24.

Dr. Benjamin Spock, the bestselling author and famed pediatrician, was also an Olympic gold medalist. He and his teammates were rowing champions at the 1924 Paris Olympics.


Getty / Bettmann / Bettmann Archive

25.

Henry Robert Pearce, an Australian rower, encountered an “unexpected challenge” during his quarterfinal race at the 1928 Games: a family of ducks swimming in front of his boat. He paused to let them pass and went on to win the quarterfinal and then the gold medal.


Universal History Archive / Universal Images Group via Getty Images

This is Pearce in the 1932 Olympics. If any ducks interrupted him this time, the history books didn’t note them. 

26.

Canadian Olympians have a habit of hiding lucky loonies (one-dollar coins) in stadiums, starting with Trent Evans, who hid a loonie in the center of the ice while preparing the hockey rink for the 2002 Salt Lake City Games. The Canadian teams went on to win gold in both the men and women’s events, so the habit stuck. Athletes have hidden loonies (and their two-dollar counterpart, toonies) in the sand of the beach volleyball court, the lining of a swimming pool, and in the green of a golf course, among other places.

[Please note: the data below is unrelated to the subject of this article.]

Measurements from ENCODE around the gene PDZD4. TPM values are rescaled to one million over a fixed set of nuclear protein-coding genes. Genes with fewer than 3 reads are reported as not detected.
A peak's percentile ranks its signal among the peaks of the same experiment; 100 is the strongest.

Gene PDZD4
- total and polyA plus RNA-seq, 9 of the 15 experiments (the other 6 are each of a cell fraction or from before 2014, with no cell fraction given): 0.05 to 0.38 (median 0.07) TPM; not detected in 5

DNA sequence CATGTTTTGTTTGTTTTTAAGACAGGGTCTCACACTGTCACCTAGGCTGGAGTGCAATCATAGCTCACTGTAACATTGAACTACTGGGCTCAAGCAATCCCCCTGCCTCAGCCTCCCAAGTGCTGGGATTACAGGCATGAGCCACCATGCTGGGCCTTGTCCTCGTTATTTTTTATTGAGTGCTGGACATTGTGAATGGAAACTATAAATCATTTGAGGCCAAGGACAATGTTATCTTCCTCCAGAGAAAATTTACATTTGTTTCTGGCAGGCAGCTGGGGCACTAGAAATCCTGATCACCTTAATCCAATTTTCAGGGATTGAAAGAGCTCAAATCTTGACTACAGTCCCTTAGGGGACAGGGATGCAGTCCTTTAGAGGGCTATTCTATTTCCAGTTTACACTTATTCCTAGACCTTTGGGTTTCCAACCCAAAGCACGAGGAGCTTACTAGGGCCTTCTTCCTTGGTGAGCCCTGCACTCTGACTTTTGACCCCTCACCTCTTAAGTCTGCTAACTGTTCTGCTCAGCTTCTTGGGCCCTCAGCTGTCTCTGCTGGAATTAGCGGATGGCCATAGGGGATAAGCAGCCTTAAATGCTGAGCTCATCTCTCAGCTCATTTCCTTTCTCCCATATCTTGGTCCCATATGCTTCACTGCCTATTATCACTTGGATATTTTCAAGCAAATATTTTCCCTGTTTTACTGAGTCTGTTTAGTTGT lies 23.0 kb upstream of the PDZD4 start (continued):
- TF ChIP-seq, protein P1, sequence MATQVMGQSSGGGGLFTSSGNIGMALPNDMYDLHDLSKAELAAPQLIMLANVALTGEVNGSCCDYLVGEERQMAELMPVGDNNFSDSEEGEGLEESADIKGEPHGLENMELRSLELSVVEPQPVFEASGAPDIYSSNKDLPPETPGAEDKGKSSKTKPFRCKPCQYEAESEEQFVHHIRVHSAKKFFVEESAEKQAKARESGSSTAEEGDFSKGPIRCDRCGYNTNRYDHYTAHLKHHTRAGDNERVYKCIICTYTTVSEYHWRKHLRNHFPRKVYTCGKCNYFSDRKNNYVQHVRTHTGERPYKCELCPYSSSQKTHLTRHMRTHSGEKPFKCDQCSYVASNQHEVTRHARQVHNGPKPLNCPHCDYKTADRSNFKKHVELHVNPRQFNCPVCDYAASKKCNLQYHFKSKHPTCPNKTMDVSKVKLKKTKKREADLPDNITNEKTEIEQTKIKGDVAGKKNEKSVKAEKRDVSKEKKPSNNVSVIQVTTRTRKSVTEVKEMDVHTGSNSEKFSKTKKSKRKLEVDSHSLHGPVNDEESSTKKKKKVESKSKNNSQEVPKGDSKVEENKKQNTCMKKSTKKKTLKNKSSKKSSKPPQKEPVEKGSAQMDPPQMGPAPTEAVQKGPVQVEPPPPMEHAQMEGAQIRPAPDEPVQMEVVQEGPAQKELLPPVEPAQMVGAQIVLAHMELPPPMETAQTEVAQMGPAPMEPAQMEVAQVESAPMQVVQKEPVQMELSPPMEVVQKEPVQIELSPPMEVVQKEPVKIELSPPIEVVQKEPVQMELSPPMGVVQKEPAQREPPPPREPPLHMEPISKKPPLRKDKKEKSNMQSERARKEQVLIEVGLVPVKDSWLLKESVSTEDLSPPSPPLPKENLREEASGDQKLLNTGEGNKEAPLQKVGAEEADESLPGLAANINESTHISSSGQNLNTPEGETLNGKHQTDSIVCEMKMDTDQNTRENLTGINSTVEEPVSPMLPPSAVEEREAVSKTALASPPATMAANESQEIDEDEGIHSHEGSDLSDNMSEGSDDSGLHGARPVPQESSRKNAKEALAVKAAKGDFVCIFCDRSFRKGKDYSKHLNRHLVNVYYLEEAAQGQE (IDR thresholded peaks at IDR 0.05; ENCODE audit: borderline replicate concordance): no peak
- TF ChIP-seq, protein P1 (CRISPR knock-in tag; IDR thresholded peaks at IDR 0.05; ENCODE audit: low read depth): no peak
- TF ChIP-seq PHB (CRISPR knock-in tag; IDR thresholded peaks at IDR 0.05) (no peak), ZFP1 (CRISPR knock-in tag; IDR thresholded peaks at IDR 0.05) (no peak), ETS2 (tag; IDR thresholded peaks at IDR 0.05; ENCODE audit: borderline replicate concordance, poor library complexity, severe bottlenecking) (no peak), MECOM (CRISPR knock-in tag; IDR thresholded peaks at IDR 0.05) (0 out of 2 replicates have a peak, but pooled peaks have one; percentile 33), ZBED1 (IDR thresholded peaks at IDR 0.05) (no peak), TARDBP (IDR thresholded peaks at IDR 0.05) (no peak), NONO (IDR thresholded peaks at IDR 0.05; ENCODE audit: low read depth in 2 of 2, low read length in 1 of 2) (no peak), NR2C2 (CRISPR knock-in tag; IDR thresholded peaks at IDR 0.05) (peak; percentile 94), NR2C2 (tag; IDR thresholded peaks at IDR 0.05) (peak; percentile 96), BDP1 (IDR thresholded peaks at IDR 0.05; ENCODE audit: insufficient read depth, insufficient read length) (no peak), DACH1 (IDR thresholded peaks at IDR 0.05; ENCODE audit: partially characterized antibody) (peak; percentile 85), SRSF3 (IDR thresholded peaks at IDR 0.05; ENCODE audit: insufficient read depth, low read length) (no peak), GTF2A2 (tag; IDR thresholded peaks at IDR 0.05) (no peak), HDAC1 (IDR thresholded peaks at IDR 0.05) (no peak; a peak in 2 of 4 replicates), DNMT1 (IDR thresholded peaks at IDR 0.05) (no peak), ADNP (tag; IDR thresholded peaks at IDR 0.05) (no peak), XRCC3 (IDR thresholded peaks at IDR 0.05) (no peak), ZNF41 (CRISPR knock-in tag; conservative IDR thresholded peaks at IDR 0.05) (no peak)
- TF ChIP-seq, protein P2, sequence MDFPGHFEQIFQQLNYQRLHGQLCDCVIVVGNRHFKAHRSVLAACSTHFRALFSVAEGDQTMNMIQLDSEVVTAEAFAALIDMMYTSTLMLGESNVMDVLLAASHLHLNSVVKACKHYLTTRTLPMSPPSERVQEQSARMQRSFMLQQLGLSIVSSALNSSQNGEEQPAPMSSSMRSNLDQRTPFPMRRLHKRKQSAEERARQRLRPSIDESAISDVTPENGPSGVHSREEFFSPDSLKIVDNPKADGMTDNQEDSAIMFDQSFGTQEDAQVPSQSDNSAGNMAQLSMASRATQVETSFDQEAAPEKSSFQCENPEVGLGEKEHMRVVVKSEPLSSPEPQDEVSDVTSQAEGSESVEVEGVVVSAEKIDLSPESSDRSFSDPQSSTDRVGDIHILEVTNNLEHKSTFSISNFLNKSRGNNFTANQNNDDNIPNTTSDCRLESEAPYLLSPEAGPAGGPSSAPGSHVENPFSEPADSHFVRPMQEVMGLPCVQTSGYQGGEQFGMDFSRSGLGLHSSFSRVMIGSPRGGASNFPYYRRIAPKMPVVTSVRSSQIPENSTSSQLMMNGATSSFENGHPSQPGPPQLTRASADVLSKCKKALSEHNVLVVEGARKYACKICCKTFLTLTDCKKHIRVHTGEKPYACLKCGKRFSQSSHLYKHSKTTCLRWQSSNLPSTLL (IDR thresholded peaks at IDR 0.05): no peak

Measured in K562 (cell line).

David Cooper / Toronto Star via Getty Images

27.

Live doves, an enduring symbol of peace, were released at every Olympic opening ceremony from 1920 until 1988. But the tradition came to an abrupt end when the birds used in the 1988 Seoul Games flew into the lit Olympic cauldron and incinerated themselves. Now, the doves are of a strictly symbolic nature.


Gray Mortimore / Getty Images

28.

And finally: In honor of the 2014 Sochi Games, Canadian beer company Molson installed a fridge of free libations in the Team Canada House. In a fun touch, the fridge remained locked to anyone who wasn’t a bona fide Canadian. It was built with an “electronic passport reader, not unlike the ones at airports, that is equipped to recognize the Canadian government seal, the font, and the word ‘Canada’ on the passport.” To put it simply: no Canadian passport, no booze.